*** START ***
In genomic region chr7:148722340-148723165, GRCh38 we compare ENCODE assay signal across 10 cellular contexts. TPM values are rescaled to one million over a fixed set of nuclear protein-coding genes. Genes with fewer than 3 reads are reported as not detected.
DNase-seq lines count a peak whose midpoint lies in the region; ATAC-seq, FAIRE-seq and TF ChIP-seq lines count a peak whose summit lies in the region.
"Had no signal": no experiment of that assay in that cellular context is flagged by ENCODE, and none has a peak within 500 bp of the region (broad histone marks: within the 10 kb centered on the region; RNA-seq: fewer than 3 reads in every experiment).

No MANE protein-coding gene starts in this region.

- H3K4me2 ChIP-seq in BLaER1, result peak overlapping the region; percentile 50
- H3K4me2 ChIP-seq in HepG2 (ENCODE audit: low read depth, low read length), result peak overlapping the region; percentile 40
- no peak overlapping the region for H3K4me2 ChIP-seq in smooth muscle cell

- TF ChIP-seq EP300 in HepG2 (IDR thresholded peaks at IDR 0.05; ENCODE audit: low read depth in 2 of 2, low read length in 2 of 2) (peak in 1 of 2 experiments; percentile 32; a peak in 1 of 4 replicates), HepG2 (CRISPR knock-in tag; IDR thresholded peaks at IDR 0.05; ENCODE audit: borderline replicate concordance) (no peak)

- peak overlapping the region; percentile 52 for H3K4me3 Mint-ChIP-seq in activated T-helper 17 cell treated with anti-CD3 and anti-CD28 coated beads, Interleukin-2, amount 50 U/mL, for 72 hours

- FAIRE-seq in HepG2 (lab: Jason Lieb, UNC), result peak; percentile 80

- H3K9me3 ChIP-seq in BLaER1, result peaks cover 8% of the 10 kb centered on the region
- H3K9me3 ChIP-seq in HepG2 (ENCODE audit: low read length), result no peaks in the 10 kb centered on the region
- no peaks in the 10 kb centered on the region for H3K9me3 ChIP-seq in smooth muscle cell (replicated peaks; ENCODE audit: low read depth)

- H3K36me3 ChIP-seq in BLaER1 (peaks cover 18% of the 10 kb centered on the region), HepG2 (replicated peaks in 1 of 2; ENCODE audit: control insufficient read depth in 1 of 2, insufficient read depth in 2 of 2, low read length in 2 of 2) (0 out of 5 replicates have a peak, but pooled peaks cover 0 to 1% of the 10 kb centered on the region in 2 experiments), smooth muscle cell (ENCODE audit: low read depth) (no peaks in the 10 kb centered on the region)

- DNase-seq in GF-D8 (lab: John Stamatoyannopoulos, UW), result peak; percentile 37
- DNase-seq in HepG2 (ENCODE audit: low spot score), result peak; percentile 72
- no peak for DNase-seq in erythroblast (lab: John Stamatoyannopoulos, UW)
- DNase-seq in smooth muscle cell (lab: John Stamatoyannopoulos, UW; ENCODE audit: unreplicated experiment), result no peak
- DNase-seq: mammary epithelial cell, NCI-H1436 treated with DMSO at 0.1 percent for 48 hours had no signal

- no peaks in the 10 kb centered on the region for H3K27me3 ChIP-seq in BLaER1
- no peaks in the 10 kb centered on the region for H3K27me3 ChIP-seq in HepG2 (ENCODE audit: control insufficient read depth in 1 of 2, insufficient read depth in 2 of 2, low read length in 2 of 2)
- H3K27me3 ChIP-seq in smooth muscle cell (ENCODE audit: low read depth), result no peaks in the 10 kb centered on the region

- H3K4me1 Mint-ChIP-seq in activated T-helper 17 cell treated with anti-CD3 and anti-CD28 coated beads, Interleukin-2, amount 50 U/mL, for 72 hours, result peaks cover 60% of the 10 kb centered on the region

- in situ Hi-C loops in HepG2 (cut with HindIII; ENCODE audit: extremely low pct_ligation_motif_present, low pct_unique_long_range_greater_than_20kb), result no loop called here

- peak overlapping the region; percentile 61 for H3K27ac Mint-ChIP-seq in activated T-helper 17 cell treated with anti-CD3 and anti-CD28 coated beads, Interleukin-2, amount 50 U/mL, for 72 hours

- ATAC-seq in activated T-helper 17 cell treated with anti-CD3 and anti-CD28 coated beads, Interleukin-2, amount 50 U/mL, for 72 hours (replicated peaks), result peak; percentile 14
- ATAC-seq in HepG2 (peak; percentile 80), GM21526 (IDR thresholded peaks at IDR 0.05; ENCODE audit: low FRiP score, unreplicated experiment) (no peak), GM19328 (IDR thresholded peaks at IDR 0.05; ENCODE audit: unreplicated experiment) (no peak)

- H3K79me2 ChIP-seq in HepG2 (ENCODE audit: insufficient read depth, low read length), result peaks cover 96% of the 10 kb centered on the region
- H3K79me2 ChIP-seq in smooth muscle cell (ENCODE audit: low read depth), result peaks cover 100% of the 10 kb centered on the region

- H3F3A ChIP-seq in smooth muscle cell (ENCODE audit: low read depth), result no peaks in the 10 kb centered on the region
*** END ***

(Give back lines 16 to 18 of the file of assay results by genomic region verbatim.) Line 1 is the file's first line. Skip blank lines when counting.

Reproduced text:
- DNase-seq in HepG2 (ENCODE audit: low spot score), result peak; percentile 72
- no peak for DNase-seq in erythroblast (lab: John Stamatoyannopoulos, UW)
- DNase-seq in smooth muscle cell (lab: John Stamatoyannopoulos, UW; ENCODE audit: unreplicated experiment), result no peak